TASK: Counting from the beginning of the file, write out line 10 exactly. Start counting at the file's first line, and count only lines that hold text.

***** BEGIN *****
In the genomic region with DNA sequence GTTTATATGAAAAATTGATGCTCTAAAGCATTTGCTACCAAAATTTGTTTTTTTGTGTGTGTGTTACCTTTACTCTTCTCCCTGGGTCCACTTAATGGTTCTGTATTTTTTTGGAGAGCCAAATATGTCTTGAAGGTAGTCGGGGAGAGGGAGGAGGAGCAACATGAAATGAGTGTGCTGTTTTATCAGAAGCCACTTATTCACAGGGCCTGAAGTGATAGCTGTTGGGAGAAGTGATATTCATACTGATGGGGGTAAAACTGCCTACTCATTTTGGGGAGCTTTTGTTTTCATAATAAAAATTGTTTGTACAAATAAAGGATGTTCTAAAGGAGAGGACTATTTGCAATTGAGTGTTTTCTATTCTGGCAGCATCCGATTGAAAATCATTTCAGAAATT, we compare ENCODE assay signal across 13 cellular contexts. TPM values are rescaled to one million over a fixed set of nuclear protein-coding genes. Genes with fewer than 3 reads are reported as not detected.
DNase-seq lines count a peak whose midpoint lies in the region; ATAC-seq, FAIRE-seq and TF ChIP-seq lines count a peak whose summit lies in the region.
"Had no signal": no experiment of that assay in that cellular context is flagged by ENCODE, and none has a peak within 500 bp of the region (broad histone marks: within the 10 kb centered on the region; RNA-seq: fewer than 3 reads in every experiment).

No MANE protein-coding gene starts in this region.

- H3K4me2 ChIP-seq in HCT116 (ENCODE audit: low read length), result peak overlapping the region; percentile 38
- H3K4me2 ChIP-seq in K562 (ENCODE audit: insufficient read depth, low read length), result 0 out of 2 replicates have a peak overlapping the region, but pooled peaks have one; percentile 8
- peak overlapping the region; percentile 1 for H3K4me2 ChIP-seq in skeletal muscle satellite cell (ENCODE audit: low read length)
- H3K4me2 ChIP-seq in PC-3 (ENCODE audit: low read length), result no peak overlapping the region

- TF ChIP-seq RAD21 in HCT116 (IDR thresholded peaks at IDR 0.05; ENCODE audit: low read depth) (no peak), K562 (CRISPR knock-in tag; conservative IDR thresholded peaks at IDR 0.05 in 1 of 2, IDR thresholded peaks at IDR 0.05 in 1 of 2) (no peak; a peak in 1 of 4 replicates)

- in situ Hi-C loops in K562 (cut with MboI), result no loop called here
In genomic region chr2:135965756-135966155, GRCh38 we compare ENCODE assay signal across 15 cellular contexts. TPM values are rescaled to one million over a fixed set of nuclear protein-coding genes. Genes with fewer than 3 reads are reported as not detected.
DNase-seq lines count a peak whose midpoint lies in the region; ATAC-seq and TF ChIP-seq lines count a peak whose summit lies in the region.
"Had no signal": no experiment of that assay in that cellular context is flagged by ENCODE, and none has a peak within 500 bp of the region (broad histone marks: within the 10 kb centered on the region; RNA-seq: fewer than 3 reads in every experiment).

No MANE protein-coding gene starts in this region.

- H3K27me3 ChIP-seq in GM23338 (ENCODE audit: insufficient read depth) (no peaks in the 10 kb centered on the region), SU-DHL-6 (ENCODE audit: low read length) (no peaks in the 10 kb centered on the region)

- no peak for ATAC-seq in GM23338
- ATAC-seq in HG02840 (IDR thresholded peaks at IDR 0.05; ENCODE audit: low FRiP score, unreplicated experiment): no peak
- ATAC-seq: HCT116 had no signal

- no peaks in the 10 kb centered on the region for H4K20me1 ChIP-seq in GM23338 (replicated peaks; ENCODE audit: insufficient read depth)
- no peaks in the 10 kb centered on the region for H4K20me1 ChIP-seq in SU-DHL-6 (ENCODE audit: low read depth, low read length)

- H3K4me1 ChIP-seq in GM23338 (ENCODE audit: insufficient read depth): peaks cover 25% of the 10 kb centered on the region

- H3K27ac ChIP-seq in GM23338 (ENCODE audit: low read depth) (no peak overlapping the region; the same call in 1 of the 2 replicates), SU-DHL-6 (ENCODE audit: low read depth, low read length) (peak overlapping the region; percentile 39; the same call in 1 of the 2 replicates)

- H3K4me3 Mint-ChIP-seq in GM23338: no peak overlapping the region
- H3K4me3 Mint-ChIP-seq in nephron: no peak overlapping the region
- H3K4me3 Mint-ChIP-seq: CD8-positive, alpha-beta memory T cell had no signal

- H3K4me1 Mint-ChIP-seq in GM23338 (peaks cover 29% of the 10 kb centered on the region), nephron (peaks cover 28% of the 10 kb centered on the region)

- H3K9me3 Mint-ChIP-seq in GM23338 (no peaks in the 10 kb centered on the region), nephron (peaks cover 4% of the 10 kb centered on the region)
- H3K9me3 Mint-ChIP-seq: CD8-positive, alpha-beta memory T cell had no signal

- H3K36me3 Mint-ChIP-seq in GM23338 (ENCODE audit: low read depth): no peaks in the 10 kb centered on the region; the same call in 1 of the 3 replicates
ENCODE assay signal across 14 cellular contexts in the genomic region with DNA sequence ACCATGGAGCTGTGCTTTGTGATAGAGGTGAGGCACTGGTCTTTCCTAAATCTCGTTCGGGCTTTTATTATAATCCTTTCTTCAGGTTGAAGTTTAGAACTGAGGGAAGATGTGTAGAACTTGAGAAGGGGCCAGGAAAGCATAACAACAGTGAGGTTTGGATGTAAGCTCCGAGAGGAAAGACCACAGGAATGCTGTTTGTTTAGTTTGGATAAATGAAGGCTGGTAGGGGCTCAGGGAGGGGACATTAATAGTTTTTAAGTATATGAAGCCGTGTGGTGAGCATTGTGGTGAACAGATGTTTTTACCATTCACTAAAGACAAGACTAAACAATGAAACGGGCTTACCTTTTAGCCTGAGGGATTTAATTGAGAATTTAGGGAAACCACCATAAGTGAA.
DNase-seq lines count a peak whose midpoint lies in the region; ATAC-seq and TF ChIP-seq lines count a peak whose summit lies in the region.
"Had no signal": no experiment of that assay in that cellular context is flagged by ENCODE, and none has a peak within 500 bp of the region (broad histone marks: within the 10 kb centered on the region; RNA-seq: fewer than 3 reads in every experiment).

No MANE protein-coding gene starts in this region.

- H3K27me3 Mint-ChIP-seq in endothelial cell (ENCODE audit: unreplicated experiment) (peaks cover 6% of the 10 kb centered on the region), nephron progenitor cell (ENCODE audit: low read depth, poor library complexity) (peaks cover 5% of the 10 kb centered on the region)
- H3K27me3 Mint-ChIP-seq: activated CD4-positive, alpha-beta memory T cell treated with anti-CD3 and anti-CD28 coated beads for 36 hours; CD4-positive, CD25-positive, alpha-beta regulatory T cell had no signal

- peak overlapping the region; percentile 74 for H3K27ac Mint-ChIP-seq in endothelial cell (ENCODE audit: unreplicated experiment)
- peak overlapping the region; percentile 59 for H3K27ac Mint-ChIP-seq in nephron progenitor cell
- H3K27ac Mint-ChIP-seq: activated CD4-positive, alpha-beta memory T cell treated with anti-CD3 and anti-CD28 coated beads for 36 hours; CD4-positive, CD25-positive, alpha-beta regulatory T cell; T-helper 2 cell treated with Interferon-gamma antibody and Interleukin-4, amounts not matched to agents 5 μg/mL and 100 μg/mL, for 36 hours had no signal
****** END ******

- in situ Hi-C loops in K562 (cut with MboI), result no loop called here